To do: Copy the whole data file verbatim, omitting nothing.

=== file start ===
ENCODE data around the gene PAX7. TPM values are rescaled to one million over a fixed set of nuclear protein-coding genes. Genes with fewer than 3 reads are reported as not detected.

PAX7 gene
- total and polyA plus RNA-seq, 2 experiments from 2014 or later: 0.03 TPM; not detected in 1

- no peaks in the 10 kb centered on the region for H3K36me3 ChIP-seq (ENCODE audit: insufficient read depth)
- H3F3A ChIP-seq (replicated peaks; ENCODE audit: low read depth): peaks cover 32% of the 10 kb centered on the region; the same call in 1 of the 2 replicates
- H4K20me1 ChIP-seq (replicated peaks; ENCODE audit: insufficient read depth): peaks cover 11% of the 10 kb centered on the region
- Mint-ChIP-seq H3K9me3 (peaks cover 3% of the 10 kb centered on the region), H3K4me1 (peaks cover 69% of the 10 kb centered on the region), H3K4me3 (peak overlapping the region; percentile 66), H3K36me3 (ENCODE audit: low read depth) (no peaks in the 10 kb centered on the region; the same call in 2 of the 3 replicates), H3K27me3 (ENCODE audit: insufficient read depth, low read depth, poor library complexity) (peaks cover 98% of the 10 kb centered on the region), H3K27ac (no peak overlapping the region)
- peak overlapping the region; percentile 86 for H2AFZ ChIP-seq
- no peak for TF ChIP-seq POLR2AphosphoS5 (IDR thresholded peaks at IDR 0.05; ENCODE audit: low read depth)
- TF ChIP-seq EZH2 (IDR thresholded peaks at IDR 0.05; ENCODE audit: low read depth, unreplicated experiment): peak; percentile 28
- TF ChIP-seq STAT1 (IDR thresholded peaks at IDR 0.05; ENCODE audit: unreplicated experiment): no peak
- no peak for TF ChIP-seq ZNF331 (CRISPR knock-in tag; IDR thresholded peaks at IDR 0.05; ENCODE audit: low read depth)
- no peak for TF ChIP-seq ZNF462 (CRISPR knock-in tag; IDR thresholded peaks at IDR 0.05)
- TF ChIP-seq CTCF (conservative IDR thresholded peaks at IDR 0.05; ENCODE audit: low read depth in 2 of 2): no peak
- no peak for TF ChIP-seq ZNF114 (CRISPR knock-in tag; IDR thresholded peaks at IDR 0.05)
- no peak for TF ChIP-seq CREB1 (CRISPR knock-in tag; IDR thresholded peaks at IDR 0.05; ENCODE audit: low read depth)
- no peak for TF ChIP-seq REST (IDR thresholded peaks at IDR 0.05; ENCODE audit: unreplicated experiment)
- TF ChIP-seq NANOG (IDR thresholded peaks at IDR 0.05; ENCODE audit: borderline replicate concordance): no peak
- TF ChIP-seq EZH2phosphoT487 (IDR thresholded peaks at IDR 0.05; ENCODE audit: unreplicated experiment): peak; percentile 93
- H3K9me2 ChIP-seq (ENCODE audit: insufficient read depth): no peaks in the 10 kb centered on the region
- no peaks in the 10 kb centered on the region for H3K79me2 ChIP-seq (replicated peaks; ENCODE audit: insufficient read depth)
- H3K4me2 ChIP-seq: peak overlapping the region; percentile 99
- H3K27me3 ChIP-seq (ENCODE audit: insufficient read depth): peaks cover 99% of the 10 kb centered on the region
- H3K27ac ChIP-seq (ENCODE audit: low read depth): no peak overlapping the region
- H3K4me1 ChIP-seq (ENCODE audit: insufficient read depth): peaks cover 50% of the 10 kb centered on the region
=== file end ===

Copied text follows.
ENCODE data around the gene PAX7. TPM values are rescaled to one million over a fixed set of nuclear protein-coding genes. Genes with fewer than 3 reads are reported as not detected.

PAX7 gene
- total and polyA plus RNA-seq, 2 experiments from 2014 or later: 0.03 TPM; not detected in 1

- no peaks in the 10 kb centered on the region for H3K36me3 ChIP-seq (ENCODE audit: insufficient read depth)
- H3F3A ChIP-seq (replicated peaks; ENCODE audit: low read depth): peaks cover 32% of the 10 kb centered on the region; the same call in 1 of the 2 replicates
- H4K20me1 ChIP-seq (replicated peaks; ENCODE audit: insufficient read depth): peaks cover 11% of the 10 kb centered on the region
- Mint-ChIP-seq H3K9me3 (peaks cover 3% of the 10 kb centered on the region), H3K4me1 (peaks cover 69% of the 10 kb centered on the region), H3K4me3 (peak overlapping the region; percentile 66), H3K36me3 (ENCODE audit: low read depth) (no peaks in the 10 kb centered on the region; the same call in 2 of the 3 replicates), H3K27me3 (ENCODE audit: insufficient read depth, low read depth, poor library complexity) (peaks cover 98% of the 10 kb centered on the region), H3K27ac (no peak overlapping the region)
- peak overlapping the region; percentile 86 for H2AFZ ChIP-seq
- no peak for TF ChIP-seq POLR2AphosphoS5 (IDR thresholded peaks at IDR 0.05; ENCODE audit: low read depth)
- TF ChIP-seq EZH2 (IDR thresholded peaks at IDR 0.05; ENCODE audit: low read depth, unreplicated experiment): peak; percentile 28
- TF ChIP-seq STAT1 (IDR thresholded peaks at IDR 0.05; ENCODE audit: unreplicated experiment): no peak
- no peak for TF ChIP-seq ZNF331 (CRISPR knock-in tag; IDR thresholded peaks at IDR 0.05; ENCODE audit: low read depth)
- no peak for TF ChIP-seq ZNF462 (CRISPR knock-in tag; IDR thresholded peaks at IDR 0.05)
- TF ChIP-seq CTCF (conservative IDR thresholded peaks at IDR 0.05; ENCODE audit: low read depth in 2 of 2): no peak
- no peak for TF ChIP-seq ZNF114 (CRISPR knock-in tag; IDR thresholded peaks at IDR 0.05)
- no peak for TF ChIP-seq CREB1 (CRISPR knock-in tag; IDR thresholded peaks at IDR 0.05; ENCODE audit: low read depth)
- no peak for TF ChIP-seq REST (IDR thresholded peaks at IDR 0.05; ENCODE audit: unreplicated experiment)
- TF ChIP-seq NANOG (IDR thresholded peaks at IDR 0.05; ENCODE audit: borderline replicate concordance): no peak
- TF ChIP-seq EZH2phosphoT487 (IDR thresholded peaks at IDR 0.05; ENCODE audit: unreplicated experiment): peak; percentile 93
- H3K9me2 ChIP-seq (ENCODE audit: insufficient read depth): no peaks in the 10 kb centered on the region
- no peaks in the 10 kb centered on the region for H3K79me2 ChIP-seq (replicated peaks; ENCODE audit: insufficient read depth)
- H3K4me2 ChIP-seq: peak overlapping the region; percentile 99
- H3K27me3 ChIP-seq (ENCODE audit: insufficient read depth): peaks cover 99% of the 10 kb centered on the region
- H3K27ac ChIP-seq (ENCODE audit: low read depth): no peak overlapping the region
- H3K4me1 ChIP-seq (ENCODE audit: insufficient read depth): peaks cover 50% of the 10 kb centered on the region